In biology, the many-body problem manifests itself in the interactions between different organisms in an ecosystem and also, for example, in gene expression [3]. Such models have been used to predict the development of pandemics, including COVID-19. In both cases, understanding these dynamic, complex systems requires the use of sophisticated mathematical and numerical simulation methods to predict the behaviour of the systems based on inputs and initial conditions, as in celestial mechanics. Although these analogies are simplistic, they allow a better understanding of how complex interactions affect whole systems, which is crucial in both economics and biology. Another example is biological evolution. “Chance and necessity”, as Jaques Monod put it, are the key phenomena that led to the emergence of complex biological organisms. 


In chemistry, the many-body problem manifests itself in molecular dynamics, where computer simulations are used to model the motions and interactions of atoms and molecules in processes such as chemical reactions, protein folding or ligand binding. These simulations help to understand mechanisms at the molecular level, which is extremely important in the design of drugs and new materials.


In computer science, numerical methods developed for solving many-body problems are used in optimisation algorithms and simulations. For example, algorithms used to find the shortest path in logistics problems or to simulate the behaviour of crowds use similar approaches to those used to solve multi-agent interaction problems.

The humanities

The three-body problem and the notion of complex dynamical systems, although originally developed in the context of physics, have also found application in the humanities. These disciplines are not concerned with the literal application of mathematical models of the three-body problem, but with the metaphorical application and conceptual understanding of complex systems that are fundamental to understanding human behaviour and social interaction.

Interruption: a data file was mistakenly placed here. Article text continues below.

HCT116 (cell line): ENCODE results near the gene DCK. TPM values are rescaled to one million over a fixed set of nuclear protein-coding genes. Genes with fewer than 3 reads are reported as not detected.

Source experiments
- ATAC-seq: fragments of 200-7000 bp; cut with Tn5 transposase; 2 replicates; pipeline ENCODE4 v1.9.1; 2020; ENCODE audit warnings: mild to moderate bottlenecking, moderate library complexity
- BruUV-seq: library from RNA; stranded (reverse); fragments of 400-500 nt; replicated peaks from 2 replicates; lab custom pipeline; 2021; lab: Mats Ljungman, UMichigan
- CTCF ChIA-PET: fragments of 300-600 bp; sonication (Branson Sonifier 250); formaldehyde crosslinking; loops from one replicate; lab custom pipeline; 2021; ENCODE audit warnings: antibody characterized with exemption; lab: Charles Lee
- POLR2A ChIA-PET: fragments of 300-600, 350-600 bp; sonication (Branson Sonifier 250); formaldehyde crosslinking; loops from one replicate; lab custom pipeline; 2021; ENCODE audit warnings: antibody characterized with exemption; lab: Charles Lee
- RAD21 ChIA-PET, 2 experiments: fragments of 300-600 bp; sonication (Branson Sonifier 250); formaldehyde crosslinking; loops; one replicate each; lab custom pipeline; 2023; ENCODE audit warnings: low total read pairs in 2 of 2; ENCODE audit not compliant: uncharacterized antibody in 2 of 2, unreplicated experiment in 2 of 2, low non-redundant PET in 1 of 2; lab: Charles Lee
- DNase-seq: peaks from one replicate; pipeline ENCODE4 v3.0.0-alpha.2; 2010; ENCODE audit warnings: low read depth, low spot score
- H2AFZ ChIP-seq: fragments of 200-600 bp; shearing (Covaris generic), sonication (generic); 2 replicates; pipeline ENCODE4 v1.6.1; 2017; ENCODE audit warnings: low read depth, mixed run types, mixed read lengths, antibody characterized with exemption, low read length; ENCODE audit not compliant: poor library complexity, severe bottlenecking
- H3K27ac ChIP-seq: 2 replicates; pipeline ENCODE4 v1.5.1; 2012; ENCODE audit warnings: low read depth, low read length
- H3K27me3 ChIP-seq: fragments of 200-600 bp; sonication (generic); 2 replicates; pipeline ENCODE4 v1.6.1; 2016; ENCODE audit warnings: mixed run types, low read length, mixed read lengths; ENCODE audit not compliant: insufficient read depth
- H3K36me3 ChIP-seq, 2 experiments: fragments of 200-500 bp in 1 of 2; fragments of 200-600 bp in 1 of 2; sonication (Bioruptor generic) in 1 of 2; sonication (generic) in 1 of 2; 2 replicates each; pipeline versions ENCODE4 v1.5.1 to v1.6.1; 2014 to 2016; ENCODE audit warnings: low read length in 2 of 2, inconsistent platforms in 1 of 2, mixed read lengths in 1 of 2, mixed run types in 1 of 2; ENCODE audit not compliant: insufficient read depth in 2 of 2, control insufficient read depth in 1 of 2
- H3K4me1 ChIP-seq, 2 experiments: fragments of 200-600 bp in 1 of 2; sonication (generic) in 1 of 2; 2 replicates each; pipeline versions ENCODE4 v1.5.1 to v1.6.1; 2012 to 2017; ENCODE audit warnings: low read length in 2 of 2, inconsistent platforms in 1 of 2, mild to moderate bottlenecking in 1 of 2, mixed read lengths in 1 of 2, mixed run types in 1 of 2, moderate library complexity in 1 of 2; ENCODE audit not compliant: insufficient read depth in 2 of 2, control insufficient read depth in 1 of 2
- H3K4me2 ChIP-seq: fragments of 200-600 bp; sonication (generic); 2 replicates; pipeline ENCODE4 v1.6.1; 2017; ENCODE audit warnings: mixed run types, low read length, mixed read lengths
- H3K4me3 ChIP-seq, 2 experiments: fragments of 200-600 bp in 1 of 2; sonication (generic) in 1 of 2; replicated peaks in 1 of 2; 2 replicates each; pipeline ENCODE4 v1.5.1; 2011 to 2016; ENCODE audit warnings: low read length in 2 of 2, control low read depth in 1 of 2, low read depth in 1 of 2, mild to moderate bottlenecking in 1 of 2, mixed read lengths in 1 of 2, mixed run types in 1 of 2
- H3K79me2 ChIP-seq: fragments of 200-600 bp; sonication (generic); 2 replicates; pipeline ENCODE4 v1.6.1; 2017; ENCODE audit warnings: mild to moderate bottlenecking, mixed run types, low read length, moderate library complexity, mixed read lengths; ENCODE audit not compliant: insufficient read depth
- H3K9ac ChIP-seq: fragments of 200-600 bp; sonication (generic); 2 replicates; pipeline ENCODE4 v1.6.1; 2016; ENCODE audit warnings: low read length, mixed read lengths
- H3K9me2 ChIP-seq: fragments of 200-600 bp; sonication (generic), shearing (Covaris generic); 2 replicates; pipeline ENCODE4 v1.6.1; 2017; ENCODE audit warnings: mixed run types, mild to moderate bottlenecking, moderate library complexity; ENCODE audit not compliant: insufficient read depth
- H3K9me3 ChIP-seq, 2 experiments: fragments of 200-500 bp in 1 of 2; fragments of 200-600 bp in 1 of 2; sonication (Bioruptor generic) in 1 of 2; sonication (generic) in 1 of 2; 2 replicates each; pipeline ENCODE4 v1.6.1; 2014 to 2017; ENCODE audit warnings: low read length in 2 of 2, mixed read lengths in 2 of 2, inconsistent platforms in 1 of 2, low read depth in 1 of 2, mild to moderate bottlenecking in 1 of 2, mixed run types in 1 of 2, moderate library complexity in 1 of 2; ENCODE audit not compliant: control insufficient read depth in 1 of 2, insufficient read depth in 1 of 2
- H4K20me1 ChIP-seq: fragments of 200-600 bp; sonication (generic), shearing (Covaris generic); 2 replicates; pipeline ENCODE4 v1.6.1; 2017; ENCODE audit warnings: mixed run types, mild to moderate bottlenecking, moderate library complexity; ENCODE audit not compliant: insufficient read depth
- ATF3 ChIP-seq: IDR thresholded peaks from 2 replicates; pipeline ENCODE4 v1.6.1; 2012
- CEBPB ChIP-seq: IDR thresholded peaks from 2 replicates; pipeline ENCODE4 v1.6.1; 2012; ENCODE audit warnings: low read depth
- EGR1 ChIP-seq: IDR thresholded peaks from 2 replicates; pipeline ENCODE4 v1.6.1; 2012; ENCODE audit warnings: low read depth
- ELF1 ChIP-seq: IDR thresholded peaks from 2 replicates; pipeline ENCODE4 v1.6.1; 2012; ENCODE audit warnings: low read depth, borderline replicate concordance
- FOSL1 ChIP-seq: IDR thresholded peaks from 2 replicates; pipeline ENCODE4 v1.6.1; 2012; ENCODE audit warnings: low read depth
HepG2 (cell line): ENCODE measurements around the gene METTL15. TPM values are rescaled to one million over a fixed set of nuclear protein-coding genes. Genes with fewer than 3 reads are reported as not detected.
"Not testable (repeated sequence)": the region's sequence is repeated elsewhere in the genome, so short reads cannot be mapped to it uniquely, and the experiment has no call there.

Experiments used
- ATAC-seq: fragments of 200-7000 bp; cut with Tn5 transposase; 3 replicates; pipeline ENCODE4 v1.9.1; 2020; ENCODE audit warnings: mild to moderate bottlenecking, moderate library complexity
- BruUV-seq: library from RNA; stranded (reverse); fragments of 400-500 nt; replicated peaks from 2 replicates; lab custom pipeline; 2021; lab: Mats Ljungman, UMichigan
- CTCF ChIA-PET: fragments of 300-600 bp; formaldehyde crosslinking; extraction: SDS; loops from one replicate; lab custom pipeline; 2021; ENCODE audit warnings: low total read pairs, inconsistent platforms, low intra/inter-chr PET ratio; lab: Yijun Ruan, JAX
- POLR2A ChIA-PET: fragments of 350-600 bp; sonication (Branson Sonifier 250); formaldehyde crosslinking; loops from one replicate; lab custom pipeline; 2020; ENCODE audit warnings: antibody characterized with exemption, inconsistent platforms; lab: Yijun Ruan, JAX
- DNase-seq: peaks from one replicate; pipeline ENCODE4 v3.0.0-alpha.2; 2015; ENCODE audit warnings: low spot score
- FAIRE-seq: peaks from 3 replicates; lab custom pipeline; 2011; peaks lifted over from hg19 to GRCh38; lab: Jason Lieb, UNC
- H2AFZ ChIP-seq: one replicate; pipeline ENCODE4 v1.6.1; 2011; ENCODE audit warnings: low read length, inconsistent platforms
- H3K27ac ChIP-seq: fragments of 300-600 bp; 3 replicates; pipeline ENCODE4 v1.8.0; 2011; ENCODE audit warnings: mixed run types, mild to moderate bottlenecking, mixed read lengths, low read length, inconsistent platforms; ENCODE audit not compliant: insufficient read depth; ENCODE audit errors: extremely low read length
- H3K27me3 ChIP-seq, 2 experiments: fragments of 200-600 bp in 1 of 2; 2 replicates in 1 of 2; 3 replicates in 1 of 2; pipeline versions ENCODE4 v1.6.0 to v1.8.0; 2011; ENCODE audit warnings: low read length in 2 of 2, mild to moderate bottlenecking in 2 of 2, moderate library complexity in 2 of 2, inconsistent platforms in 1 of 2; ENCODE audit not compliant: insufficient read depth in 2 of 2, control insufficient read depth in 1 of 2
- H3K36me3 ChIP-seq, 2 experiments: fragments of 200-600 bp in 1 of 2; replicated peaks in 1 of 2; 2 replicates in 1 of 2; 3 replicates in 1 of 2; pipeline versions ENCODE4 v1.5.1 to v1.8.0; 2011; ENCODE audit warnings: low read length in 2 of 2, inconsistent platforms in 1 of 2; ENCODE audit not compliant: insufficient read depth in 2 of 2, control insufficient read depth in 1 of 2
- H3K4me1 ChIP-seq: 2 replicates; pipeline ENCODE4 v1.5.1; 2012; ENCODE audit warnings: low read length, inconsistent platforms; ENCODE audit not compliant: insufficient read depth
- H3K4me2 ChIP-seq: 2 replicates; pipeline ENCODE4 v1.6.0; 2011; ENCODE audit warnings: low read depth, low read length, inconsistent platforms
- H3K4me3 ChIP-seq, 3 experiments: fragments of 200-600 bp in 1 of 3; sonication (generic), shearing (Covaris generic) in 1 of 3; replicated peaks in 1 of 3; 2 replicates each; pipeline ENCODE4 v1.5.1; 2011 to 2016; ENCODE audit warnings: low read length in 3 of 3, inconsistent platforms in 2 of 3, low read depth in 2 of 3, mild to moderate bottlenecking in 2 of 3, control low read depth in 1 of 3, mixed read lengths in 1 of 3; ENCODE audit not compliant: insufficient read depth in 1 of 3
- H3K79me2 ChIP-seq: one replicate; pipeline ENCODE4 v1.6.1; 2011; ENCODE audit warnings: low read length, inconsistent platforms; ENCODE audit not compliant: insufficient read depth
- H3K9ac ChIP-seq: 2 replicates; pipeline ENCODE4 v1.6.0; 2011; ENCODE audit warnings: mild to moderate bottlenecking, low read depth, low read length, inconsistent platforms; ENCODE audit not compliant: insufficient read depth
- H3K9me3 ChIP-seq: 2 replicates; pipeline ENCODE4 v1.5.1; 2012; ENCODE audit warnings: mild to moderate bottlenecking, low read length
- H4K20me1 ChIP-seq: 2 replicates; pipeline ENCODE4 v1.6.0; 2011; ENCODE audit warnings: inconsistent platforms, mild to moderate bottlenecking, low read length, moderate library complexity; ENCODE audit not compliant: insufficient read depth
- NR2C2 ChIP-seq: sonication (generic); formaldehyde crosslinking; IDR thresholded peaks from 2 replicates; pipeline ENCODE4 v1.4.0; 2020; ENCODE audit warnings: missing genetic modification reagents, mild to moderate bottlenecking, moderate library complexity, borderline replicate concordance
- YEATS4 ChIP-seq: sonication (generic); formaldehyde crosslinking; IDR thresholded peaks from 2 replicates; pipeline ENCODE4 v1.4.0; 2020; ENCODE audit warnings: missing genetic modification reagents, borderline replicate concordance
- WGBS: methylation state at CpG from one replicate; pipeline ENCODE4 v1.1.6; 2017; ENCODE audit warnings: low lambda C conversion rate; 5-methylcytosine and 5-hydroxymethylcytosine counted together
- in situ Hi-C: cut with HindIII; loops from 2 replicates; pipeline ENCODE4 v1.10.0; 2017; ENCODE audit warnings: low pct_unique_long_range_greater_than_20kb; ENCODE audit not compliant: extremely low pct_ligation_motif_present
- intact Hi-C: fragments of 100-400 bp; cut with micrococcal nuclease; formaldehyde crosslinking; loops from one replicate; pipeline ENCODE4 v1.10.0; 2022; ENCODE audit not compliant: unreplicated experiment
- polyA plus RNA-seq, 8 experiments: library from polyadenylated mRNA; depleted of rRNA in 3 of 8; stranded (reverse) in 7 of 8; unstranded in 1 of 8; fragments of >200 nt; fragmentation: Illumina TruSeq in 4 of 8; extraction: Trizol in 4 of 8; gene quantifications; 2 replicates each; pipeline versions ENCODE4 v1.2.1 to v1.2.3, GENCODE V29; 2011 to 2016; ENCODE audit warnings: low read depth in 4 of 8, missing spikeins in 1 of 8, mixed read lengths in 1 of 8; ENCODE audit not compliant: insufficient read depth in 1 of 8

In sociology, the concept of complex systems is used to analyse and model social interactions, social structures and group dynamics. For example, modelling complex social networks can help to understand how information or behaviour spreads through society. Figuratively speaking, the three-body problem can be used to study how the introduction of a new element (e.g. a technology, idea or policy) can affect existing social relationships and power structures.

Historians, on the other hand, can study how different forces (economic, social, political) interact to produce unexpected outcomes of historical events, as in the three-body problem, where the trajectories of the bodies are unpredictable when they interact. Unfortunately, the great complexity of the human world can only be understood retrospectively, and even if we know the present state of affairs, we cannot predict what is to come. As the Danish physicist Niels Bohr summed it up: “Prediction is very difficult, especially if it’s about the future!”.

Photo: Unsplash


[1]  Z E Musielak, B Quarles 2014 Rep. Prog. Phys. 77 065901
[2] The Three-Body Problem, Richard Montgomery
[3] Masaki Sasai, Peter G. Wolynes, Stochastic Gene Expression as a Many Body Problem 

Jan Kwiecień
Michał Popiel